Drop a key control identified through 1st year documentation 1487
SOXMan100 last edited by
We would like to drop one of the unremediated deficiencies noted through our F’06 testing (1st year) as the key control at the time is no longer a key control in F’07. It has been replaced by another control that fulfill the same control objective. Hence, my question is whether we can drop this control from our o/s unremediated controls for F’07? If yes, should we obtain our external auditor’s approval, in this case, it’s KPMG?
kymike last edited by
If it is no longer a key control, then there is no SOX reason that you would need to remediate and retest it. As long as you can show your auditor that you do have a control to take the deficient control’s place, then they will not have any issues with it. In fact, there can be many reasons to not remediate a deficient control - cost/benefit, low risk, overlapping control that is effective, etc.
kmaca last edited by
As long as the risks have remained unchanged you have to make sure that any new control that is designed to replace the old control should work at the same precisions level to ensure that control objectives are met. Therefore, you are not required to test the old control.
Doing so there is no point to get the approval from auditors because its the management responsibility to document the controls and test them as key control. However, going forward its important that you may have to satisfy any of auditors question for rationalising the new control.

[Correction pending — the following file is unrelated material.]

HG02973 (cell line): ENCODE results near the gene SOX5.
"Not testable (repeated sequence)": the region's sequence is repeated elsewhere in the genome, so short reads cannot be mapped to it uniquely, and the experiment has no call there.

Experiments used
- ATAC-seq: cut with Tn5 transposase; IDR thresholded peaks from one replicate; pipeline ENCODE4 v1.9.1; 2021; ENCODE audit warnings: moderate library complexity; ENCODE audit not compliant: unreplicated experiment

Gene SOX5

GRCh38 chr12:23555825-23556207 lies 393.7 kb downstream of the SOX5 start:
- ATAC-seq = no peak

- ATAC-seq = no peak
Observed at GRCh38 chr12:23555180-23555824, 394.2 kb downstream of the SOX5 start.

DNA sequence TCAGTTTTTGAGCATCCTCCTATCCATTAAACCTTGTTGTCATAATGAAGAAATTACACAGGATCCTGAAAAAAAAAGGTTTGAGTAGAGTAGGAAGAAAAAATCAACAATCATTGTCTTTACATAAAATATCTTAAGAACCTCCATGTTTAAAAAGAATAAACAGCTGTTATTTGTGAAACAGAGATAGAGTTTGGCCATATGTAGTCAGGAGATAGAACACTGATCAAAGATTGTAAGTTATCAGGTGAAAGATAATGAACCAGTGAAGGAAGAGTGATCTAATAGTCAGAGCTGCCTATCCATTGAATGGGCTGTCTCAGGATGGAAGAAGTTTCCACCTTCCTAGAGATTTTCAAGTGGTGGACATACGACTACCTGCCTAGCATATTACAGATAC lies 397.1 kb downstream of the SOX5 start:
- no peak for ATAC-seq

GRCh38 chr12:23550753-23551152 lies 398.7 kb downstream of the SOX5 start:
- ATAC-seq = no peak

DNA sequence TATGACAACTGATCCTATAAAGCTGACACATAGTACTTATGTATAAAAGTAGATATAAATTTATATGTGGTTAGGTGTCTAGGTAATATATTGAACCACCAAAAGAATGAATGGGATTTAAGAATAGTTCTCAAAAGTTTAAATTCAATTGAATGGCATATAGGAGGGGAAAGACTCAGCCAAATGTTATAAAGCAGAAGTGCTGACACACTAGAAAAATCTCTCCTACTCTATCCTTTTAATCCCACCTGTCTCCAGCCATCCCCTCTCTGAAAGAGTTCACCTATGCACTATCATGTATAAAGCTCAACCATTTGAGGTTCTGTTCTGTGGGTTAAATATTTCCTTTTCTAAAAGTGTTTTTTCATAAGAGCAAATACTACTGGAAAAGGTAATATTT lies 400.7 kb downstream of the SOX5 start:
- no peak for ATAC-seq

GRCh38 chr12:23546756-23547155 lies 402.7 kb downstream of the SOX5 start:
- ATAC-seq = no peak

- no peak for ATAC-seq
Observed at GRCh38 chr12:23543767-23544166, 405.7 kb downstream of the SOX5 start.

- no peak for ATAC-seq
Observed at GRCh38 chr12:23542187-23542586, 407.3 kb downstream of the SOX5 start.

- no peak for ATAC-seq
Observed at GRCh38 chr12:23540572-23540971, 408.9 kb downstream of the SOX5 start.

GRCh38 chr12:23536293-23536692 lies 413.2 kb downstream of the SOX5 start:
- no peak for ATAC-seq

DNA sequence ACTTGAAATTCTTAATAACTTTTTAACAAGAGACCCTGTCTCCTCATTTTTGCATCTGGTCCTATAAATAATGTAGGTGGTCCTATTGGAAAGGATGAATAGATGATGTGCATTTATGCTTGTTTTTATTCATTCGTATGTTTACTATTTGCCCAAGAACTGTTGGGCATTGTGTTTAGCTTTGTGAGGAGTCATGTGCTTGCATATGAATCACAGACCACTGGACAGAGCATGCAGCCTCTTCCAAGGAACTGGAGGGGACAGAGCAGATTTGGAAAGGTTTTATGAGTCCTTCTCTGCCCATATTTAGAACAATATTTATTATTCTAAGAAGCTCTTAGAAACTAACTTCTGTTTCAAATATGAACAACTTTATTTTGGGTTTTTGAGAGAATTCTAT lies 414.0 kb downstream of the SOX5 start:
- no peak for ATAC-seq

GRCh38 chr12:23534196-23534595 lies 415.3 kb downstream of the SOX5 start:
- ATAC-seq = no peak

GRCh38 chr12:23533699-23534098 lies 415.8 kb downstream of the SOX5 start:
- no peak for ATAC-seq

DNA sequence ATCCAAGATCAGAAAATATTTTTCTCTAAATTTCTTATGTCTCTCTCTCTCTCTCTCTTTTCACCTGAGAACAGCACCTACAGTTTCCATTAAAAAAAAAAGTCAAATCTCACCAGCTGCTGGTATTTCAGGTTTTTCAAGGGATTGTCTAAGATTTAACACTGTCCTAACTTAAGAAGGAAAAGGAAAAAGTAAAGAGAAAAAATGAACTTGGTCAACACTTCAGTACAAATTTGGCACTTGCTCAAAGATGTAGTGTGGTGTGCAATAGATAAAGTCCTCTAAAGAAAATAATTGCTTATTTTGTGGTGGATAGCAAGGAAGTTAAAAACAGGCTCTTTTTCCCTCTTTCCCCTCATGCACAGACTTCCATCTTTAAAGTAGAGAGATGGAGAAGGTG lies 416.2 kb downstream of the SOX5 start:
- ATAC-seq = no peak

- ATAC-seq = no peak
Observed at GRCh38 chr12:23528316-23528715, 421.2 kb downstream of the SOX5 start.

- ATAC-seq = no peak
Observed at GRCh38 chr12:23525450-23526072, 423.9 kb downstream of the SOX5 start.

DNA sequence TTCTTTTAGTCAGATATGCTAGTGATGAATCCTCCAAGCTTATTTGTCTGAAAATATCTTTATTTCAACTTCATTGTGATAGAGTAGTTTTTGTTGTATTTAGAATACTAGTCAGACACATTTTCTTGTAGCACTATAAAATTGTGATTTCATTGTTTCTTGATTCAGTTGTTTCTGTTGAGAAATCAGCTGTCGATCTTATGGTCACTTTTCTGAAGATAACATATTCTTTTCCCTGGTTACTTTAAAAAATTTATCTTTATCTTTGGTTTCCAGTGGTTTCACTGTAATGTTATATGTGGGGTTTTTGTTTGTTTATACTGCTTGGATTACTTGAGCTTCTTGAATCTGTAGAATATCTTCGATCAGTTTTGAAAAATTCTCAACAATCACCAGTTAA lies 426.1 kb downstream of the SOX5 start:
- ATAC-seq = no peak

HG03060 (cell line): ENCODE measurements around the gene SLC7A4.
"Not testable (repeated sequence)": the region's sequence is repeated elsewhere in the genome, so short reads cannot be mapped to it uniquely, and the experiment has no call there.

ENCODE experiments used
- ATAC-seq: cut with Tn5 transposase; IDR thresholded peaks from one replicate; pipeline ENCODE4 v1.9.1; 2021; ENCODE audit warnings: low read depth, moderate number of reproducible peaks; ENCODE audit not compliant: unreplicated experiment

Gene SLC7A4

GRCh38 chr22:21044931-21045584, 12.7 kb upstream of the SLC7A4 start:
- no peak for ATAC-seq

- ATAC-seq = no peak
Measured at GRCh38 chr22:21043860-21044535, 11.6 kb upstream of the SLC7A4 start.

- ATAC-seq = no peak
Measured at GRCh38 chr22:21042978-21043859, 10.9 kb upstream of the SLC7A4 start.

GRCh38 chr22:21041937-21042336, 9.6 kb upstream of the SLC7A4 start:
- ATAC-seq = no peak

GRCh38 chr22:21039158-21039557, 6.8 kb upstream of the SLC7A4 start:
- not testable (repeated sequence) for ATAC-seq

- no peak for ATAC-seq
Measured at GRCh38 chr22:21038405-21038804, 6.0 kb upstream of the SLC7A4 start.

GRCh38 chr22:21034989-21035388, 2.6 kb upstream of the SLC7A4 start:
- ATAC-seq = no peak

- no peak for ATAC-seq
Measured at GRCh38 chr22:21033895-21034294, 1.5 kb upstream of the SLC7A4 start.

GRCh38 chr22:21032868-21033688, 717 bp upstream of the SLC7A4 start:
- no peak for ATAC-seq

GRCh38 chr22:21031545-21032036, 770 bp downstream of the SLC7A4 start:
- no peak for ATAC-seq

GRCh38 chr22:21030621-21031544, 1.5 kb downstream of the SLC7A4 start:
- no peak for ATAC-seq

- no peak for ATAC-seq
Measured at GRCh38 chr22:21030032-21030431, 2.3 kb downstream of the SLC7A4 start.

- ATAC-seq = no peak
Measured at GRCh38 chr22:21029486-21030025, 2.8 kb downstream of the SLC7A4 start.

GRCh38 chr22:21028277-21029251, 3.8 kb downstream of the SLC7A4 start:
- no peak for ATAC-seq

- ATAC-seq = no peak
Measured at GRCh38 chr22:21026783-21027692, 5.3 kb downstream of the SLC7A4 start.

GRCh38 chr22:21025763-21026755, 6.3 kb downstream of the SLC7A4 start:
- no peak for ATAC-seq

IrquiM last edited by
Remember, it’s not the auditors that decide which key controls you have.
It is you that have to demonstrate that you have control. The auditors can only give their statement based on what you demonstrate. If you can argue well enough that the given issue no longer exist, then the auditors should accept that, and if you can’t, then maybe it still exist after all?
efcbob last edited by
I’ve seen this situation before where new controls are established replacing old controls (remediated or not). When the same attest firm (KPMG in this case) is coming back, questions about deficiencies from the previous year will almost surely arise. My suggestion is to maintain a Schedule of Control Deficiencies spreadsheet that includes control objective and risks from year one and add a column titled ‘Action Taken.’ In this column, you can reference the new control which superceded the need for the old, which the attest auditors can easily see from a well prepared schedule. Hope this helps you.